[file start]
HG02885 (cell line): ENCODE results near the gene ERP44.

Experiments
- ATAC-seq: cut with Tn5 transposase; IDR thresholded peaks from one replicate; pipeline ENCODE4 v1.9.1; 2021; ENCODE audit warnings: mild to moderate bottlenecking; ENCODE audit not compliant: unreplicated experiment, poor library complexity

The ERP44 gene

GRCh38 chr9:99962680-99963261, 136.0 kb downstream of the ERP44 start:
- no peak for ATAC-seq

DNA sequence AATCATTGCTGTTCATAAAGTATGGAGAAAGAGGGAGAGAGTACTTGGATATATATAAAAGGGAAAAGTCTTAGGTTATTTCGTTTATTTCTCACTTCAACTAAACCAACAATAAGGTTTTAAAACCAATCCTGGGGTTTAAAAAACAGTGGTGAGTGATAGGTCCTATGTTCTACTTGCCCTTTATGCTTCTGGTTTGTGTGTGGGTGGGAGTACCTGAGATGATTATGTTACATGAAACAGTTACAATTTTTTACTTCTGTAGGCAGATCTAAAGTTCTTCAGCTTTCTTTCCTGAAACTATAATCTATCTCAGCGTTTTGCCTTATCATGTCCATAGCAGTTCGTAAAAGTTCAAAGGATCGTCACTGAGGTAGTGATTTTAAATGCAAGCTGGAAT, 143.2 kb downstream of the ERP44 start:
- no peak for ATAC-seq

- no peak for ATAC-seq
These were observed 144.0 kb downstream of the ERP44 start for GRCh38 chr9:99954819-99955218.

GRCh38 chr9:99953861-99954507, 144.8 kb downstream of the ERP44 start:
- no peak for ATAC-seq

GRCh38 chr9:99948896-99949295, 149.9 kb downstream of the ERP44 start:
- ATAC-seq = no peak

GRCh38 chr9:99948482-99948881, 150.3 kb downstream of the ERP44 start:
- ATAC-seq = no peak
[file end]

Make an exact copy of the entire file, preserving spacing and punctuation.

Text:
HG02885 (cell line): ENCODE results near the gene ERP44.

Experiments
- ATAC-seq: cut with Tn5 transposase; IDR thresholded peaks from one replicate; pipeline ENCODE4 v1.9.1; 2021; ENCODE audit warnings: mild to moderate bottlenecking; ENCODE audit not compliant: unreplicated experiment, poor library complexity

The ERP44 gene

GRCh38 chr9:99962680-99963261, 136.0 kb downstream of the ERP44 start:
- no peak for ATAC-seq

DNA sequence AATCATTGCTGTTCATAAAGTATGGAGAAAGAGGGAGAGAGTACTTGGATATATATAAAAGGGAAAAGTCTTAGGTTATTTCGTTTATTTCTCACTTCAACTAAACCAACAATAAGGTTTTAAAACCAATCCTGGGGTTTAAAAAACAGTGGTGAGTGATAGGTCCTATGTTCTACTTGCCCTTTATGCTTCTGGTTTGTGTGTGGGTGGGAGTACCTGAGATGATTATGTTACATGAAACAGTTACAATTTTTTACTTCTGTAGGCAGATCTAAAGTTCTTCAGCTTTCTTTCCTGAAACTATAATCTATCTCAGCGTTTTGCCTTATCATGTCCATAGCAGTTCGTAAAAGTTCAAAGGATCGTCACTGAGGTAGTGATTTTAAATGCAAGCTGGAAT, 143.2 kb downstream of the ERP44 start:
- no peak for ATAC-seq

- no peak for ATAC-seq
These were observed 144.0 kb downstream of the ERP44 start for GRCh38 chr9:99954819-99955218.

GRCh38 chr9:99953861-99954507, 144.8 kb downstream of the ERP44 start:
- no peak for ATAC-seq

GRCh38 chr9:99948896-99949295, 149.9 kb downstream of the ERP44 start:
- ATAC-seq = no peak

GRCh38 chr9:99948482-99948881, 150.3 kb downstream of the ERP44 start:
- ATAC-seq = no peak